Army Jargon

Open Air

It’s a staple community scene—the ringed circle of dutiful uniformed people, flag, brass, drum, children, man, and dog.

It evokes nostalgia, respect, and bemusement.

In the beginning, of course, it was fierce, militant, heroic. Not for the faint of heart, with heckling, beatings, and even martyrdom.  It was also a legal fight—the right to proclaim faith on the public highway. A landmark right secured.

The biblical precedent is pedigree—Ezra in the square, Jonah on the streets, Jesus on the mountainside, and Paul on Mars Hill. 

Church history is no less emboldened with booming George Whitfield in the fields and unflagging John Wesley atop his father’s tombstone. William Booth credits open–air campaigns as key to the start of The Salvation Army—as it literally was, outside the notorious Blind Beggar pub.

What of today, with our tightening zoning regulations, seeming public indifference and negative street preacher caricatures?  What contemporary outdoor evangelism strategies can we utilize for our generation?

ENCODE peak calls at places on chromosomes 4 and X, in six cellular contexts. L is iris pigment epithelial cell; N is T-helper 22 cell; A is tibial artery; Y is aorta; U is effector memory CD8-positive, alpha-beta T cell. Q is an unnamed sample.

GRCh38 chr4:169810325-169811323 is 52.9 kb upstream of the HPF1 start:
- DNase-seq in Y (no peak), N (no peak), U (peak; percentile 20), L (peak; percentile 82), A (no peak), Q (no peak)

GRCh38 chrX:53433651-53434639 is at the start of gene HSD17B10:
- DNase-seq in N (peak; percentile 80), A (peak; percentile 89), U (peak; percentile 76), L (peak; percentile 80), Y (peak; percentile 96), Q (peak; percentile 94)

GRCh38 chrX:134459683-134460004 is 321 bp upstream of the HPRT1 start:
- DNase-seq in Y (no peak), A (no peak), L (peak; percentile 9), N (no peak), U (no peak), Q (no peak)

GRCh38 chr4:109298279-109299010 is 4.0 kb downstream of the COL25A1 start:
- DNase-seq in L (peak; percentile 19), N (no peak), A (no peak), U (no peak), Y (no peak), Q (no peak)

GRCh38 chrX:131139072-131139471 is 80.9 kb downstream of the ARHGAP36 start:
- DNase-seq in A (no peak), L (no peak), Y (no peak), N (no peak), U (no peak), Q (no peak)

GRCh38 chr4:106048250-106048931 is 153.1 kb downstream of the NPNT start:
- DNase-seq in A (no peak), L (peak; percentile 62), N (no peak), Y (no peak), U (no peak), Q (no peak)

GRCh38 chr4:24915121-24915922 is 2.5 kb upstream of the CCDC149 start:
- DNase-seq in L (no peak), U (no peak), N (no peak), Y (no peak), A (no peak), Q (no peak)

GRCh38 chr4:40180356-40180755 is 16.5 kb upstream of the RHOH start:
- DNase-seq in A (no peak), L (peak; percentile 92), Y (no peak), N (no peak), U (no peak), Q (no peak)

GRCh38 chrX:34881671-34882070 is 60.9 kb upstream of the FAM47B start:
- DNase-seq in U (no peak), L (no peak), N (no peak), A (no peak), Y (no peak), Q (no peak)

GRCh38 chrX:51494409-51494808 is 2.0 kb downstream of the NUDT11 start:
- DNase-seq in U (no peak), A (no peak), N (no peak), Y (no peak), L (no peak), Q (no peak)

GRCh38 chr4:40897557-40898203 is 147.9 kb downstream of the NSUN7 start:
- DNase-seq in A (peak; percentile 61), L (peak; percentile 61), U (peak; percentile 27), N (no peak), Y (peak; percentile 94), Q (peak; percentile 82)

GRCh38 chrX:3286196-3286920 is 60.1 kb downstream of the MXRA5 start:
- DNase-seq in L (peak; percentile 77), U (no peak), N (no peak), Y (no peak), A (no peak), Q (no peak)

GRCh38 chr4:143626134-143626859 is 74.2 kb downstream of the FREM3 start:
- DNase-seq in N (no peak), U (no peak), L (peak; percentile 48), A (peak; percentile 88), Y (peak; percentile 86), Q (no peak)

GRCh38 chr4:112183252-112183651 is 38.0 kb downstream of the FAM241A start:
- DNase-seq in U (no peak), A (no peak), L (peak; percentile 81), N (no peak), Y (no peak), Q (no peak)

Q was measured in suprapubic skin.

Street theater, dance, sound system savvy, prayer stations, big bands, and more, all await deployment in this whole world mobilizing. The pier at Old Orchard Beach, the Christmas carol sing in downtown Sydney, and the Regent Hall Band commandeering London still throb with the adrenaline of fresh air.

Karl Barth said that “when a church stops evangelizing it begins to smell of the ‘sacred,’ to play the priest, and mumble.”

Do you have an open–air voice?

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